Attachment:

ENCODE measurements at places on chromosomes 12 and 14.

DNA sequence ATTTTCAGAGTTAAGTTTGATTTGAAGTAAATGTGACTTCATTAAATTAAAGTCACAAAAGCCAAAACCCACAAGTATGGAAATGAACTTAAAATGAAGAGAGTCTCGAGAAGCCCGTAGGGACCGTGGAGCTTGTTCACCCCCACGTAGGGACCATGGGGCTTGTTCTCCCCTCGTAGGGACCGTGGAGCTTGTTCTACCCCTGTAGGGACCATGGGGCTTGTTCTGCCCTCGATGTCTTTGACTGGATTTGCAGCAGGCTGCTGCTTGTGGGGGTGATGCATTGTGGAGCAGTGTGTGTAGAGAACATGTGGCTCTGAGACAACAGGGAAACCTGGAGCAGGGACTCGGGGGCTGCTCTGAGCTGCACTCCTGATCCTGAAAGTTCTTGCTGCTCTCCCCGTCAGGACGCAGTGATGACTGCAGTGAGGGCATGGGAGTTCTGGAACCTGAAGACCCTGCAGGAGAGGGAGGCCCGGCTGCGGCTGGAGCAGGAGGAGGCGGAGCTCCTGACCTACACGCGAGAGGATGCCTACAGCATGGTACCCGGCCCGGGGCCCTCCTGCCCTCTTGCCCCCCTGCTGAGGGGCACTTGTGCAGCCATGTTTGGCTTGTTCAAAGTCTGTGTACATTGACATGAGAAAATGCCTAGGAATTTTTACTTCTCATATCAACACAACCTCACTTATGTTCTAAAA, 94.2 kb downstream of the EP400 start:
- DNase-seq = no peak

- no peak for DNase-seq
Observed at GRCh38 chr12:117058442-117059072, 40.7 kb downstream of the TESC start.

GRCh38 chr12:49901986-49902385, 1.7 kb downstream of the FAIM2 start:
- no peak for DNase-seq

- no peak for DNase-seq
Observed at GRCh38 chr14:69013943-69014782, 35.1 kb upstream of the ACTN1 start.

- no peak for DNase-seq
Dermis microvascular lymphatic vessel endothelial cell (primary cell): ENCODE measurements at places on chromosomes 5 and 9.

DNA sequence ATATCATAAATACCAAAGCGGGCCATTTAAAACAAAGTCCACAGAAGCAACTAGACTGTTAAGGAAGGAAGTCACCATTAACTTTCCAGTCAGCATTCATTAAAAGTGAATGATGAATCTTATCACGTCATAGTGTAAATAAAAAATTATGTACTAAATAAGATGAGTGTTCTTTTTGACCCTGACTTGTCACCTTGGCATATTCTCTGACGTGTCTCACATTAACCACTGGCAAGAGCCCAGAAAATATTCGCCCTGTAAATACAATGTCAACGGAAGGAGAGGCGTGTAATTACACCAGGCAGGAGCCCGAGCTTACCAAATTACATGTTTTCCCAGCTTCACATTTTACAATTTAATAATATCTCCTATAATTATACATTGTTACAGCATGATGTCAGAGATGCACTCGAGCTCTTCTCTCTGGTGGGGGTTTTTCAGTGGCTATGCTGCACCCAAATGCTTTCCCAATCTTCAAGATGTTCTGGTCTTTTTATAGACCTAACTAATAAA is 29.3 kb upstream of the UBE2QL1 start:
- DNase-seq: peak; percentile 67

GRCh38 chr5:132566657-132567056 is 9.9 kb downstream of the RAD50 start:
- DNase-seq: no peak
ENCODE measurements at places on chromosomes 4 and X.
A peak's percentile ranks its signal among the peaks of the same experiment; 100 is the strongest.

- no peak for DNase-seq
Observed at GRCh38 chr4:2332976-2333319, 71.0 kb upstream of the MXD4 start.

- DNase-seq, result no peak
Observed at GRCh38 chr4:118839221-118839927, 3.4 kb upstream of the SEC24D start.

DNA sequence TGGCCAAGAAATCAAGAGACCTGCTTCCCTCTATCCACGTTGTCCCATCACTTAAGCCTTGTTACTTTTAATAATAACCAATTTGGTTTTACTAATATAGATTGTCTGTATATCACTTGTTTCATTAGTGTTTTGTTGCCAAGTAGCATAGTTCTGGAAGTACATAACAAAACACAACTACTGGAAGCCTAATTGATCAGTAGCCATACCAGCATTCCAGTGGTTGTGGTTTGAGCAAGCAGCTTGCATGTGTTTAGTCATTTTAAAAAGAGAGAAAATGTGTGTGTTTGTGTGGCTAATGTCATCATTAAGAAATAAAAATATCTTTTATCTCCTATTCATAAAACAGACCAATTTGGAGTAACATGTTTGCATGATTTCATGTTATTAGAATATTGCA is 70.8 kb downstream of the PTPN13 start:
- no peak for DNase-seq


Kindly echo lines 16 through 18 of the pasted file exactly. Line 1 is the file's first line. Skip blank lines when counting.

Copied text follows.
ENCODE measurements at places on chromosomes 4 and X.
A peak's percentile ranks its signal among the peaks of the same experiment; 100 is the strongest.

- no peak for DNase-seq